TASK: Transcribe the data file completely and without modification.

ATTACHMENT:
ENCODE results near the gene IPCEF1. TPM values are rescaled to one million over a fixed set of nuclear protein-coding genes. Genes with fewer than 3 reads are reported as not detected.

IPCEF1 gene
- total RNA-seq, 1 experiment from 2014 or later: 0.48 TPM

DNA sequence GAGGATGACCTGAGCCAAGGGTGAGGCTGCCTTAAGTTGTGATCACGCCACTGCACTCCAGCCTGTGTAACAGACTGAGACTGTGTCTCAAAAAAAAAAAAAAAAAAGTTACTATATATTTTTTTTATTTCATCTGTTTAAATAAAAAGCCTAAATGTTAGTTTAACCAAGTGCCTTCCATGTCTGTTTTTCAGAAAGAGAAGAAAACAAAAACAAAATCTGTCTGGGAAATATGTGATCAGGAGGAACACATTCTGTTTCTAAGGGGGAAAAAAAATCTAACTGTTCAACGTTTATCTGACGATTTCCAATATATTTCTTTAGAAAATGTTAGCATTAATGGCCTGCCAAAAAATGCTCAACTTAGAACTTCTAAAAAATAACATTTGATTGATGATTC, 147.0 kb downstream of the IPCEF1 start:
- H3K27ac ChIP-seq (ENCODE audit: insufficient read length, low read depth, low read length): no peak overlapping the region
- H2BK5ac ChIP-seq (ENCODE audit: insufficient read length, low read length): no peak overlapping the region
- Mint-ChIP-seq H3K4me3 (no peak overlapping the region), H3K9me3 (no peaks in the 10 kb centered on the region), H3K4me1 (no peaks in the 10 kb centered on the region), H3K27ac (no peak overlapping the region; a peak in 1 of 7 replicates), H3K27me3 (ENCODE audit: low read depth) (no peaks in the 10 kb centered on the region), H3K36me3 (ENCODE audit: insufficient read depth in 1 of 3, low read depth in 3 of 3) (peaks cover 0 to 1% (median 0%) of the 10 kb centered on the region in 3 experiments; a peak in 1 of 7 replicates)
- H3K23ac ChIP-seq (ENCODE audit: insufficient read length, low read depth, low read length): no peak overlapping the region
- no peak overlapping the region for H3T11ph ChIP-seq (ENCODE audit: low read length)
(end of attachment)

ENCODE results near the gene IPCEF1. TPM values are rescaled to one million over a fixed set of nuclear protein-coding genes. Genes with fewer than 3 reads are reported as not detected.

IPCEF1 gene
- total RNA-seq, 1 experiment from 2014 or later: 0.48 TPM

DNA sequence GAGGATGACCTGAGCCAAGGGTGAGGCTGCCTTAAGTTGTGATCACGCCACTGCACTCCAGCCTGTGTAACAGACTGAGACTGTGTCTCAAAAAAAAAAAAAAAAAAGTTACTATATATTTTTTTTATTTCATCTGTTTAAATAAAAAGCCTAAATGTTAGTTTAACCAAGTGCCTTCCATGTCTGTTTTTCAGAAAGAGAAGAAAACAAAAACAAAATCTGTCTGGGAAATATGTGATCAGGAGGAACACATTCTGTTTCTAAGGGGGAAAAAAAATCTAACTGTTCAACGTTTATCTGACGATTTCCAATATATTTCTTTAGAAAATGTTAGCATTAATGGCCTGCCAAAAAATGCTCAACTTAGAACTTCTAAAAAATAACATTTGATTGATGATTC, 147.0 kb downstream of the IPCEF1 start:
- H3K27ac ChIP-seq (ENCODE audit: insufficient read length, low read depth, low read length): no peak overlapping the region
- H2BK5ac ChIP-seq (ENCODE audit: insufficient read length, low read length): no peak overlapping the region
- Mint-ChIP-seq H3K4me3 (no peak overlapping the region), H3K9me3 (no peaks in the 10 kb centered on the region), H3K4me1 (no peaks in the 10 kb centered on the region), H3K27ac (no peak overlapping the region; a peak in 1 of 7 replicates), H3K27me3 (ENCODE audit: low read depth) (no peaks in the 10 kb centered on the region), H3K36me3 (ENCODE audit: insufficient read depth in 1 of 3, low read depth in 3 of 3) (peaks cover 0 to 1% (median 0%) of the 10 kb centered on the region in 3 experiments; a peak in 1 of 7 replicates)
- H3K23ac ChIP-seq (ENCODE audit: insufficient read length, low read depth, low read length): no peak overlapping the region
- no peak overlapping the region for H3T11ph ChIP-seq (ENCODE audit: low read length)